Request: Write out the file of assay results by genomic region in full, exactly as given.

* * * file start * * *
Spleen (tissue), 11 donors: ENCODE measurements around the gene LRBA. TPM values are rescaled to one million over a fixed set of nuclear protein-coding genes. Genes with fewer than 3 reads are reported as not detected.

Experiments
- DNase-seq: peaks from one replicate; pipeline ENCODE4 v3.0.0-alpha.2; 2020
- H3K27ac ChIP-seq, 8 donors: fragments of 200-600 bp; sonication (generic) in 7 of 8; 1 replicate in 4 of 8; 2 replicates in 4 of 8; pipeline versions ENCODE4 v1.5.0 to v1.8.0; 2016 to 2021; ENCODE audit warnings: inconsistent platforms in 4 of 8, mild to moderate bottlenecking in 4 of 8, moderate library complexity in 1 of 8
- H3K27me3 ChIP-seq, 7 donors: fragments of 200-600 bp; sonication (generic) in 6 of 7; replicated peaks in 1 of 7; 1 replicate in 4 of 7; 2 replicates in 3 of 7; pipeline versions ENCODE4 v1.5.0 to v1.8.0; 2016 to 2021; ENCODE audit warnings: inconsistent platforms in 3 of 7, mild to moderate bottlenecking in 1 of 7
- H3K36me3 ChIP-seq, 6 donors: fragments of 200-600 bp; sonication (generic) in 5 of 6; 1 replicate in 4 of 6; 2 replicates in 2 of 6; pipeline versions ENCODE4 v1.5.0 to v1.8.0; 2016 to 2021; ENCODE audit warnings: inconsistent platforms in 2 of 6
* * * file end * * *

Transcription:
Spleen (tissue), 11 donors: ENCODE measurements around the gene LRBA. TPM values are rescaled to one million over a fixed set of nuclear protein-coding genes. Genes with fewer than 3 reads are reported as not detected.

Experiments
- DNase-seq: peaks from one replicate; pipeline ENCODE4 v3.0.0-alpha.2; 2020
- H3K27ac ChIP-seq, 8 donors: fragments of 200-600 bp; sonication (generic) in 7 of 8; 1 replicate in 4 of 8; 2 replicates in 4 of 8; pipeline versions ENCODE4 v1.5.0 to v1.8.0; 2016 to 2021; ENCODE audit warnings: inconsistent platforms in 4 of 8, mild to moderate bottlenecking in 4 of 8, moderate library complexity in 1 of 8
- H3K27me3 ChIP-seq, 7 donors: fragments of 200-600 bp; sonication (generic) in 6 of 7; replicated peaks in 1 of 7; 1 replicate in 4 of 7; 2 replicates in 3 of 7; pipeline versions ENCODE4 v1.5.0 to v1.8.0; 2016 to 2021; ENCODE audit warnings: inconsistent platforms in 3 of 7, mild to moderate bottlenecking in 1 of 7
- H3K36me3 ChIP-seq, 6 donors: fragments of 200-600 bp; sonication (generic) in 5 of 6; 1 replicate in 4 of 6; 2 replicates in 2 of 6; pipeline versions ENCODE4 v1.5.0 to v1.8.0; 2016 to 2021; ENCODE audit warnings: inconsistent platforms in 2 of 6